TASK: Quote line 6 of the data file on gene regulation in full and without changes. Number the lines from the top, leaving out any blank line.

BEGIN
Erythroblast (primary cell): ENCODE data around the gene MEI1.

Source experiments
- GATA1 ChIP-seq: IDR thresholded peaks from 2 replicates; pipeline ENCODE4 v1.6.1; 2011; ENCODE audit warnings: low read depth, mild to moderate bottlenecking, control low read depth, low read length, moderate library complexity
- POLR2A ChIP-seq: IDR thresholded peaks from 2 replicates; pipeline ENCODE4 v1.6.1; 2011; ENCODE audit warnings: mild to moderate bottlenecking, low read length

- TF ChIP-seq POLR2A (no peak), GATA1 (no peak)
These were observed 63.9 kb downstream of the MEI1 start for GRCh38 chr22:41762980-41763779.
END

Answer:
These were observed 63.9 kb downstream of the MEI1 start for GRCh38 chr22:41762980-41763779.